Finally, although the females are very sparrow-like in appearance and much more shy and difficult to photograph than the males, I made several attempts to maneuver close to them for an image. I would note that, ultimately, color in breeding male birds is all about female breeding preference. Buffalo Run Park could be natural laboratory for the study of how invasive species adapt to a new environment, specifically breeding in a new context. I foresee a master’s thesis for some budding young ornithologist.
In the jungle, welcome to the jungle
Watch it bring you to your sha na na na na knees knees
I wanna watch you bleed . . . . Guns N’ Roses, Welcome to the Jungle
As of this writing, the terrible floods of spring 2016 have left Brazos Bend State Park closed. My normal routine of visiting the park a few times a week during the summer has been shattered, leaving me searching for other spots to bird. East End, Galveston Island has helped to fill the gap, but by 8am it’s broiling and the glare precludes photography. But then there is looking for exotic, invasive birds.
Thanks to a heads-up from a longtime friend and birder (M.B.) I was able to locate a patch of cane and prairie that a mixed flock of Orange Bishops and Orange-cheeked Waxbills (Estrilda melpoda) have made their home at Buffalo Run Park in Missouri City, Texas. These invasive African bird species and pet shop escapee descendants have been spotted around the Houston area—to the delight of many birders who are excited about seeing something new without having to travel to the ends of the earth, and to the horror of those concerned about the impacts they may be having on our native birds. Perhaps these emotions co-exist in some.
Many Houston birders are aware of invasives like Monk Parkeets, Red-vented Bulbuls–and now Orange Bishops and Orange-cheeked Waxbills. But the true extent of the alien invasion has yet to be understood. This week during our evening neighborhood walk, for example, we observed a small flock of “what the hell are those” feeding off grass seed heads along a bayou. These tiny birds were likely Asian munias of some sort, probably descendants of Asian wedding releasees. I’ll keep checking back until I can figure out exactly what they are, or get a good enough image to identify them definitively.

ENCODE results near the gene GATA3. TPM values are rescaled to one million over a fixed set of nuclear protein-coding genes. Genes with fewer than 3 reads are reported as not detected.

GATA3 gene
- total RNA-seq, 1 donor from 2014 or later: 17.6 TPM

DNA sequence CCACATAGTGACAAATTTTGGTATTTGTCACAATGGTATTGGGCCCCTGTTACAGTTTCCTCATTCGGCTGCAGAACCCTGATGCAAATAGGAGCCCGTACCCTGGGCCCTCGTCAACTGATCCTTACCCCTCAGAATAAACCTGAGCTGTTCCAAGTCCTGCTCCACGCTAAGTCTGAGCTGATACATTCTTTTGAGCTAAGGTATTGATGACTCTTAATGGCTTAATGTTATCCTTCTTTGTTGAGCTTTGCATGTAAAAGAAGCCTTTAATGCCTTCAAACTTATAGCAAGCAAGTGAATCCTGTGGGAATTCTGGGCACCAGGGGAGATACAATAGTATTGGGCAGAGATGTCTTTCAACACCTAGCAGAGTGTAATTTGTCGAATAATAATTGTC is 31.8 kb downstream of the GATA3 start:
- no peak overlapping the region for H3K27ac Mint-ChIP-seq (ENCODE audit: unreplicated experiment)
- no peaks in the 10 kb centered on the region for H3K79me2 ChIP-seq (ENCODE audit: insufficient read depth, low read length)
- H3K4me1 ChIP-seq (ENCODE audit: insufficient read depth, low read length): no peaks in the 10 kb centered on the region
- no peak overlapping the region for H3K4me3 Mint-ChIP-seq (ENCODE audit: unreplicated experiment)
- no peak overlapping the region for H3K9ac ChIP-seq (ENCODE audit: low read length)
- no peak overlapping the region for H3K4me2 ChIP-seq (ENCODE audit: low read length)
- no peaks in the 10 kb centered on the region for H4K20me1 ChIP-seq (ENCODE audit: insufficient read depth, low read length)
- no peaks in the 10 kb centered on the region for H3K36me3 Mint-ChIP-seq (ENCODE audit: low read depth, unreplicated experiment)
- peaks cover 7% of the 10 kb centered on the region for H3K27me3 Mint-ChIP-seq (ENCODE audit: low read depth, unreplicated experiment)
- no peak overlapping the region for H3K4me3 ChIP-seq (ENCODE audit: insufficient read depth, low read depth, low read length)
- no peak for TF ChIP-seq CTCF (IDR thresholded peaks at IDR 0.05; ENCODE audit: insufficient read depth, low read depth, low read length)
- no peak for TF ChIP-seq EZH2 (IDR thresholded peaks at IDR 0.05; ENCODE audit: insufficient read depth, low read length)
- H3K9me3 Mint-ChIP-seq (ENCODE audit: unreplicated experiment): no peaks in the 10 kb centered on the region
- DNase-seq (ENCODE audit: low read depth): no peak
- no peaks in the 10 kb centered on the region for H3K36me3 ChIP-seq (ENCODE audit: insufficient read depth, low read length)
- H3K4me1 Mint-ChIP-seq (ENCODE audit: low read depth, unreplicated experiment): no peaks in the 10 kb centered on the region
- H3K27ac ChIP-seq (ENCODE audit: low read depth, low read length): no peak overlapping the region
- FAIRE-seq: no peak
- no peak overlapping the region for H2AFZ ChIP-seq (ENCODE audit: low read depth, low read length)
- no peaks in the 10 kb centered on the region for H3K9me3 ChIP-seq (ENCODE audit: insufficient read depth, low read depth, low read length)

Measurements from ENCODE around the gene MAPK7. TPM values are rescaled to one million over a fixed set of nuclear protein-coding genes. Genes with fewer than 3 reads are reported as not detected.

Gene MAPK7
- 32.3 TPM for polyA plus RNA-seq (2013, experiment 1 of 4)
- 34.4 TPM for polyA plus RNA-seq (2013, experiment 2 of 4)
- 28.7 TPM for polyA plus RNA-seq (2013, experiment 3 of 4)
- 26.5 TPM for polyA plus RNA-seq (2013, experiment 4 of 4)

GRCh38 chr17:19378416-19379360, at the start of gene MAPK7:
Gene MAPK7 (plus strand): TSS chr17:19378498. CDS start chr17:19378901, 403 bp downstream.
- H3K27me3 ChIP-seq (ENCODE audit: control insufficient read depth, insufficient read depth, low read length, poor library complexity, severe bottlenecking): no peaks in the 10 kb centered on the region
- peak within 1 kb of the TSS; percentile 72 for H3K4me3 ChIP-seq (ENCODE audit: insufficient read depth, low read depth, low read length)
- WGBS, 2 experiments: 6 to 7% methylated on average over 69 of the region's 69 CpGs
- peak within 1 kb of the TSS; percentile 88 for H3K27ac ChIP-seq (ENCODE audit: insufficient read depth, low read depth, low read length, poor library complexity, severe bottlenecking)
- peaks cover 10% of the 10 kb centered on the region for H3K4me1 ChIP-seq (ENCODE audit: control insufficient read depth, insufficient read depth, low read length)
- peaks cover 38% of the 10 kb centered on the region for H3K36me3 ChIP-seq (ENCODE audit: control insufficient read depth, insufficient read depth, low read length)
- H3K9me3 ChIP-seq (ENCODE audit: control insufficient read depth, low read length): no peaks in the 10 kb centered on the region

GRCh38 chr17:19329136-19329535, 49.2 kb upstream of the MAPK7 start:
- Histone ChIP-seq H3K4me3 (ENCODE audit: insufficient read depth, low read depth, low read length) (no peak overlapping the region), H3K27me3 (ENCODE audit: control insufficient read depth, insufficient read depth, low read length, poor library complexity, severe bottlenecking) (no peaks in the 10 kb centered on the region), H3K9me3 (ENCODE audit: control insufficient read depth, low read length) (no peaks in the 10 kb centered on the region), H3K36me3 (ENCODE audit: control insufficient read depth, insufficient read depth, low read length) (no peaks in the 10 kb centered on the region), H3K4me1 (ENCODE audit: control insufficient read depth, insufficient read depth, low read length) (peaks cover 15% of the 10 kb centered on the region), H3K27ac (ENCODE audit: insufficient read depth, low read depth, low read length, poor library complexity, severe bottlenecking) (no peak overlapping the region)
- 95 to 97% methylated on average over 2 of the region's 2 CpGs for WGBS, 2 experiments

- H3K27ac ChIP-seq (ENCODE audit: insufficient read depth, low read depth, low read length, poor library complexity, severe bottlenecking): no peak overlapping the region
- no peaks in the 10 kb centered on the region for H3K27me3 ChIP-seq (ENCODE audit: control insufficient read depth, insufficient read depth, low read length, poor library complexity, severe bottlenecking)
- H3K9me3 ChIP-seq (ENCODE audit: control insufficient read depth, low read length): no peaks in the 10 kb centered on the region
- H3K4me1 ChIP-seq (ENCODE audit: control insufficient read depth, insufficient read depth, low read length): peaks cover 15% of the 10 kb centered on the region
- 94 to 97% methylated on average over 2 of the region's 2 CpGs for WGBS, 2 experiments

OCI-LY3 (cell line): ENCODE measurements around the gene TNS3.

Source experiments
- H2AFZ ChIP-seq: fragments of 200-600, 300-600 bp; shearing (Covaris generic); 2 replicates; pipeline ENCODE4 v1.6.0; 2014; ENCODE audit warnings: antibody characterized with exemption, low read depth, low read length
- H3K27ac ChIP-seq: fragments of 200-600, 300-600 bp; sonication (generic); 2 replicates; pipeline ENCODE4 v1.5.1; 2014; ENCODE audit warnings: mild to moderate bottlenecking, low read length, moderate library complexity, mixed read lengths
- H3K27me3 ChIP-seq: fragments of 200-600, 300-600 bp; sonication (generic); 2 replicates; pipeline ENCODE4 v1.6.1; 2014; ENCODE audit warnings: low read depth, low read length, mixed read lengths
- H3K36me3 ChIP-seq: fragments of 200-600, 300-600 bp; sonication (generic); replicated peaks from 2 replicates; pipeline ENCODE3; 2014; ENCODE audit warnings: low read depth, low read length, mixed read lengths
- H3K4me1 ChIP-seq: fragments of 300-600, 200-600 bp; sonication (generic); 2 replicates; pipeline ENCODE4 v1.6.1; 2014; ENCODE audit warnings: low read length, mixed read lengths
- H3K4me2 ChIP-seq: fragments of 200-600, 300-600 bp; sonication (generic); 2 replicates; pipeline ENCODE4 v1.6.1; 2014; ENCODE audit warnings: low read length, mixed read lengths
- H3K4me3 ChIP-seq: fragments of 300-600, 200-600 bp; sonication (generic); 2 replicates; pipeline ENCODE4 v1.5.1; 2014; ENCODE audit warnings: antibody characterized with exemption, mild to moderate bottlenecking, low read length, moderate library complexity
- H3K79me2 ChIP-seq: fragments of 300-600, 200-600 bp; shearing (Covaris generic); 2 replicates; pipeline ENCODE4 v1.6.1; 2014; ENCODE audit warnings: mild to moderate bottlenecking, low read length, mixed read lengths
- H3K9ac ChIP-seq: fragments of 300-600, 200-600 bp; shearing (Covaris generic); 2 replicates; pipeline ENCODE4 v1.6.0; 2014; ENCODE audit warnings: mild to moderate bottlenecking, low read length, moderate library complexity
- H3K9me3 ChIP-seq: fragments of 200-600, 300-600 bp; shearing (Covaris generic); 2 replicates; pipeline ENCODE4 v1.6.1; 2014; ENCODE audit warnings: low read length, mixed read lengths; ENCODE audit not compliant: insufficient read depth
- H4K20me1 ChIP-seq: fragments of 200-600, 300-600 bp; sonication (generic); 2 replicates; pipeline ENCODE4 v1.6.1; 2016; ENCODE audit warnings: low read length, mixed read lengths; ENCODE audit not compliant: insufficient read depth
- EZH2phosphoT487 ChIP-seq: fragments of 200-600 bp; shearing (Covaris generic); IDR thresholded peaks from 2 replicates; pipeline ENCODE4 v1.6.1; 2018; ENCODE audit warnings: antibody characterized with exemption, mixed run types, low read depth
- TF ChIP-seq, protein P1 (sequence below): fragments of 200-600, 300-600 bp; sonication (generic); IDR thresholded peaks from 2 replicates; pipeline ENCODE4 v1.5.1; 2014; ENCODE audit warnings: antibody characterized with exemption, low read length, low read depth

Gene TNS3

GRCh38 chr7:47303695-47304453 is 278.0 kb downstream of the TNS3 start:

Oddly, I’ve been referring to my Hawaii’s Birds (Hawaii Audubon Society) book to identify things I’m seeing in Houston. Many of the same Asian and African species that are threatening native Hawaiian birds with extinction are now gaining a toe-hold along the Texas Gulf Coast. Not good.
Why has not anyone seen that fossils alone gave birth to a theory about the formation of the earth, that without them, no one would have ever dreamed that there were successive epochs in the formation of the globe? –Georges Cuvier
Readers of Two Shutterbirds may know me as an obsessed photo-birder who traipses around the country doing his best to master his birds and bird photography. A few of my readers know that before my ornithology obsession, I was an obsessed fossil-nut who traipsed around the country (often with Elisa, too!) hunting for fossils, especially trilobites, trying to learn how these fascinating creatures lived their lives so many millions of years ago.
I have enjoyed our Two Shutterbirds blog so much and have felt it has lead to so much personal growth in ornithological knowledge and photographic capability, I have decided to take a similar approach with trilobites. It has been years since I have thought seriously about these creatures, and I hope preparing articles about and taking photographs of trilobites, as well as corresponding with whomever chooses to write me on this topic, will get me back into the trilo-world. So, without further ado, I launch Trilobiteseas.com: Paleobiology of a Paleozoic Icon for the Collector and Enthusiast with a new article, Cryptic Strategies in Trilobites. Enjoy!
Just to reassure: Devoted twoshutterbirds.com readers should not fret. My trilobitic escapades should in no way hinder the flow of bird-related images and prose. Cheers!